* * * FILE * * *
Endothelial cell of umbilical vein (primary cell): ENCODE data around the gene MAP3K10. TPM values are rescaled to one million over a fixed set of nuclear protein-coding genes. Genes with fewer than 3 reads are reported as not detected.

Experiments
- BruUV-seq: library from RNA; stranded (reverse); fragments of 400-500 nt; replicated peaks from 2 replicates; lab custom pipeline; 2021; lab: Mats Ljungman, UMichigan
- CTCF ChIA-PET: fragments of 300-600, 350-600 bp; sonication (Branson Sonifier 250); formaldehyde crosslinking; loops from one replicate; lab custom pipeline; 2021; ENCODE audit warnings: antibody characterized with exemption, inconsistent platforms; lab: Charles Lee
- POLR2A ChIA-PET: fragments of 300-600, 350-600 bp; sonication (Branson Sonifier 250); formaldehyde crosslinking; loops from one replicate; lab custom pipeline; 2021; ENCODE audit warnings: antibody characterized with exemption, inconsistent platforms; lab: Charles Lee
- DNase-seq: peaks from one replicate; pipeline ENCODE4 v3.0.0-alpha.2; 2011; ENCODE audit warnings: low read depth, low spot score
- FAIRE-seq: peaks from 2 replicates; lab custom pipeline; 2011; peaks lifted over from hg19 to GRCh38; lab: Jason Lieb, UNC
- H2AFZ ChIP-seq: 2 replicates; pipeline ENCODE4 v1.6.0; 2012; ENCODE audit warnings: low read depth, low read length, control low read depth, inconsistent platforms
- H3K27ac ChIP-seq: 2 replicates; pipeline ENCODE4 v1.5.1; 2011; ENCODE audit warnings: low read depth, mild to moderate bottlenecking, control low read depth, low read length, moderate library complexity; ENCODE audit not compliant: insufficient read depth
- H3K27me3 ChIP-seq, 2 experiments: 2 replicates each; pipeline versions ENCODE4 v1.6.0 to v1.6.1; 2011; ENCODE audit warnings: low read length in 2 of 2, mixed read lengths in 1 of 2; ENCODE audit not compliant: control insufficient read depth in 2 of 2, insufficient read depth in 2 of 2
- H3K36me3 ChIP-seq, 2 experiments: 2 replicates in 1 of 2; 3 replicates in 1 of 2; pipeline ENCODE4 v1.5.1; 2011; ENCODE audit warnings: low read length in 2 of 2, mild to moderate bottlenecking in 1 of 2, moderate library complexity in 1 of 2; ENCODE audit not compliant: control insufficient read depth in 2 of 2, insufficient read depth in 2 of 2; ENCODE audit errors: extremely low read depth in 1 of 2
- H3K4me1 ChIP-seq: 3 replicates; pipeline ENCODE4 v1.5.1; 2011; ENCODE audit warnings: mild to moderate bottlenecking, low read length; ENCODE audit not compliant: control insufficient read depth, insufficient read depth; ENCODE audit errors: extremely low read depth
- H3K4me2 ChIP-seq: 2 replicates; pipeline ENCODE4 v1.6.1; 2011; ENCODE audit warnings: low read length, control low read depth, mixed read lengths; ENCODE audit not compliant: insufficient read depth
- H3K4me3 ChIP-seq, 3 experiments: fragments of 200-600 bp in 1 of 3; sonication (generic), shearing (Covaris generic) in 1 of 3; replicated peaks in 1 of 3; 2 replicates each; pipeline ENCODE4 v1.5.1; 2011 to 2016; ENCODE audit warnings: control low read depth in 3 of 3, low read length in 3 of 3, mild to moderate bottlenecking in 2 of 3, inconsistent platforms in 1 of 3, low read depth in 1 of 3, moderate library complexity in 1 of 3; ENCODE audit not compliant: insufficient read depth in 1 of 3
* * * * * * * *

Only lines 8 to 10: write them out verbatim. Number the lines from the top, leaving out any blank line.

- H2AFZ ChIP-seq: 2 replicates; pipeline ENCODE4 v1.6.0; 2012; ENCODE audit warnings: low read depth, low read length, control low read depth, inconsistent platforms
- H3K27ac ChIP-seq: 2 replicates; pipeline ENCODE4 v1.5.1; 2011; ENCODE audit warnings: low read depth, mild to moderate bottlenecking, control low read depth, low read length, moderate library complexity; ENCODE audit not compliant: insufficient read depth
- H3K27me3 ChIP-seq, 2 experiments: 2 replicates each; pipeline versions ENCODE4 v1.6.0 to v1.6.1; 2011; ENCODE audit warnings: low read length in 2 of 2, mixed read lengths in 1 of 2; ENCODE audit not compliant: control insufficient read depth in 2 of 2, insufficient read depth in 2 of 2